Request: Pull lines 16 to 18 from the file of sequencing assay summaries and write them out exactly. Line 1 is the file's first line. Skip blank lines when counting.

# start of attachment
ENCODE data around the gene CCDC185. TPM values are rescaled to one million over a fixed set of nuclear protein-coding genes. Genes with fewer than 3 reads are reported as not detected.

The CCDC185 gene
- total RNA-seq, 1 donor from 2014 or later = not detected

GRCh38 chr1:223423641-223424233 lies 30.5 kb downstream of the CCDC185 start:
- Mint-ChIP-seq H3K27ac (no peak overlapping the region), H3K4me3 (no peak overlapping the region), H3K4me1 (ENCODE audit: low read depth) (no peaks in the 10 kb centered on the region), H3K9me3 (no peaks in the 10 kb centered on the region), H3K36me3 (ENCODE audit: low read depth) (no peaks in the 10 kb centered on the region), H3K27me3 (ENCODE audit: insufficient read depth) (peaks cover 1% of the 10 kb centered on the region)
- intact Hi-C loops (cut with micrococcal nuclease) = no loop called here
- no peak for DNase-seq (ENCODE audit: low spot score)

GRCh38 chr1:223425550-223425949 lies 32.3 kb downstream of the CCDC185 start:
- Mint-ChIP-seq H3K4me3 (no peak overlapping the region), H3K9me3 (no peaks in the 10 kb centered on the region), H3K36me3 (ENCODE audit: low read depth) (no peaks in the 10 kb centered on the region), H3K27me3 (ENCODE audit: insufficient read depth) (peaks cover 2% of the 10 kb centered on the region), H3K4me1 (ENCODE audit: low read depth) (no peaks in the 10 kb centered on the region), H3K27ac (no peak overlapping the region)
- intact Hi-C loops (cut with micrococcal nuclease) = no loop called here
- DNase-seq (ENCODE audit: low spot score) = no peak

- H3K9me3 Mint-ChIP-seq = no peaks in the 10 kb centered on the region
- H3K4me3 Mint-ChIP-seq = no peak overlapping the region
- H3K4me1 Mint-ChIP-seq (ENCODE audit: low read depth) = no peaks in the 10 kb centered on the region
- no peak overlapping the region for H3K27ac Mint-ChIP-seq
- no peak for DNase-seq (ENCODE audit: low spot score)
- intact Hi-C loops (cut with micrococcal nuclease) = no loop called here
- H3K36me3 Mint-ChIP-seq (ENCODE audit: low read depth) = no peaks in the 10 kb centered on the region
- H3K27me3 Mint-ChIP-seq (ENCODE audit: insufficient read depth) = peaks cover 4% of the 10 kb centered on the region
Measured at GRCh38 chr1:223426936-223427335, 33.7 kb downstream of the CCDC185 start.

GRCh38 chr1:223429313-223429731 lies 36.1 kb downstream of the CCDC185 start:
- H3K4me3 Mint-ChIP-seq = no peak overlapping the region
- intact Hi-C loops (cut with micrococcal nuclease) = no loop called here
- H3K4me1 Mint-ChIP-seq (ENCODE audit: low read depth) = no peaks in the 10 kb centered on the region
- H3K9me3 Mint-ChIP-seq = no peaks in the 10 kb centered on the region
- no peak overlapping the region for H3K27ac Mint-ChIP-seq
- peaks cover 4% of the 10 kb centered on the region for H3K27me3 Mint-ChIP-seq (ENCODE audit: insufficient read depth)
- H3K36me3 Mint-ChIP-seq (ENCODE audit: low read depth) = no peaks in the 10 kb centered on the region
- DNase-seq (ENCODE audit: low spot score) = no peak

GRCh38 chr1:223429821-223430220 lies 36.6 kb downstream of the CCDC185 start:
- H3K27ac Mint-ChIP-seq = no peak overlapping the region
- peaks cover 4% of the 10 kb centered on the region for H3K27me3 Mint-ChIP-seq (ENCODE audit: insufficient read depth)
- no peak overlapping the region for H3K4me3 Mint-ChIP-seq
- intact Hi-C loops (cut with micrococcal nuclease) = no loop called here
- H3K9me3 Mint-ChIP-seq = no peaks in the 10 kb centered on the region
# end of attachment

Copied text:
- no peak for DNase-seq (ENCODE audit: low spot score)
- intact Hi-C loops (cut with micrococcal nuclease) = no loop called here
- H3K36me3 Mint-ChIP-seq (ENCODE audit: low read depth) = no peaks in the 10 kb centered on the region